Fourth, along with the community, there’s a strong cultural element around Bitcoin. We’ve all seen the meme culture and the NFT craze taking place. The Bitcoin 2021 conference added to it by hosting a popup Bitcoin art gallery that was actually pretty cool. Tangible as well as digital art was on display and I was tempted to take some home with me.

Fifth, the Bitcoin world is clearly expanding from teenagers and twenty-something bros to Wall Street. Just walking around you could pick out the “Wall Streeters” in the crowd and it’s clear that Wall Street is heading to the decentralized world (even if they come kicking and screaming). And Mike Novagratz mentioned that Morgan Stanley has already had 4,000 of their advisors go through a Bitcoin training course (See here at 4:12:45 into the video). Bitcoin started with cypherpunks but is being adopted by the monied class.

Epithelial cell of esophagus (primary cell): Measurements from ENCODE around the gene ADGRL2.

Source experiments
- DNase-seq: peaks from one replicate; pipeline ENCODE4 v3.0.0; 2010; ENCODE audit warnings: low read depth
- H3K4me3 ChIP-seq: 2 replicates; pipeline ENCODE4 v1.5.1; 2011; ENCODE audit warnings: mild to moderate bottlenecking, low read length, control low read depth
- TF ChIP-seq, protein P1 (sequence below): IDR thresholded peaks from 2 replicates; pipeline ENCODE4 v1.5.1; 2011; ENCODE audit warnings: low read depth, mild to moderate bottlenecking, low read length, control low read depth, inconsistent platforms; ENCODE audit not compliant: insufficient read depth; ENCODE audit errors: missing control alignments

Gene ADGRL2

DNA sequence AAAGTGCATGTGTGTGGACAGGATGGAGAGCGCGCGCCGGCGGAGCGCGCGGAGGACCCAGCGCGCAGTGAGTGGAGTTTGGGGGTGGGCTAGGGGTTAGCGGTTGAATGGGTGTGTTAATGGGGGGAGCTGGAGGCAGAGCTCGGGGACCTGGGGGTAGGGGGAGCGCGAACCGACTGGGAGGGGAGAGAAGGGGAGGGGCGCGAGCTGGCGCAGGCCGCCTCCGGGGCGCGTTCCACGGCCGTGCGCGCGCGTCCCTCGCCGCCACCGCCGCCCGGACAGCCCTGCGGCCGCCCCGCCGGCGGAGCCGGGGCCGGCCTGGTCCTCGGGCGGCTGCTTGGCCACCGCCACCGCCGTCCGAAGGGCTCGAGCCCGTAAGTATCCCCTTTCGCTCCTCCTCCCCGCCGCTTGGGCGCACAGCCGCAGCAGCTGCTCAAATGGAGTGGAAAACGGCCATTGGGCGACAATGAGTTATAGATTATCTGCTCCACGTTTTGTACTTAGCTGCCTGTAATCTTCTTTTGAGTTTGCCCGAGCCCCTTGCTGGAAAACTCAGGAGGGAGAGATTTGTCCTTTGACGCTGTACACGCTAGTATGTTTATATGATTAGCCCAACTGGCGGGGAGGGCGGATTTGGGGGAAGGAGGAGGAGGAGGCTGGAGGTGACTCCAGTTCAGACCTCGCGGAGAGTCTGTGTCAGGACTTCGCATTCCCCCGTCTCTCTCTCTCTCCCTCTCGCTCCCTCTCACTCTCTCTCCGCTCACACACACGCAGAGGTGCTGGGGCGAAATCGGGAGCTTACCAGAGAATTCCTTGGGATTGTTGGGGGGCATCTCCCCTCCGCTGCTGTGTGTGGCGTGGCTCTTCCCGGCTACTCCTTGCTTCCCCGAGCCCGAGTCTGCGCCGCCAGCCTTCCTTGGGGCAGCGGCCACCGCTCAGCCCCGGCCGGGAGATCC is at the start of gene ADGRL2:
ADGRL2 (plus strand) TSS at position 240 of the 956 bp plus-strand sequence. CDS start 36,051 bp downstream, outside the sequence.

The Indifferent

First, there’s a struggle between the Bitcoiners who approach Bitcoin from a cypherpunk ethos  and those who see a role for government regulation and oversight in making Bitcoin “safer” and thus more palatable to the masses.

Along those same lines, I attended a satellite Bitcoin 2021 event titled “The Soul of Bitcoin” that was billed as “An event where deep thinkers are gathering to philosophize about Bitcoin.” It featured a talk and Q&A with prominent Bitcoiner Robert Breedlove. He spoke for about an hour and for the other two hours, I was in deep conversation with six other people. Two were from Canada, two from Mexico, one from Kansas City, and one was traveling the country for a year with no home base.

We talked about…

self-sovereignty, libertarianism, and the role of government. Interestingly, the group was split. A couple were hardcore “get rid of government and let me be free” people while a couple (looks in the mirror) were much more moderate and see a role for government and are willing to make some tradeoffs in freedom for a well-functioning society. The other two were pretty quiet.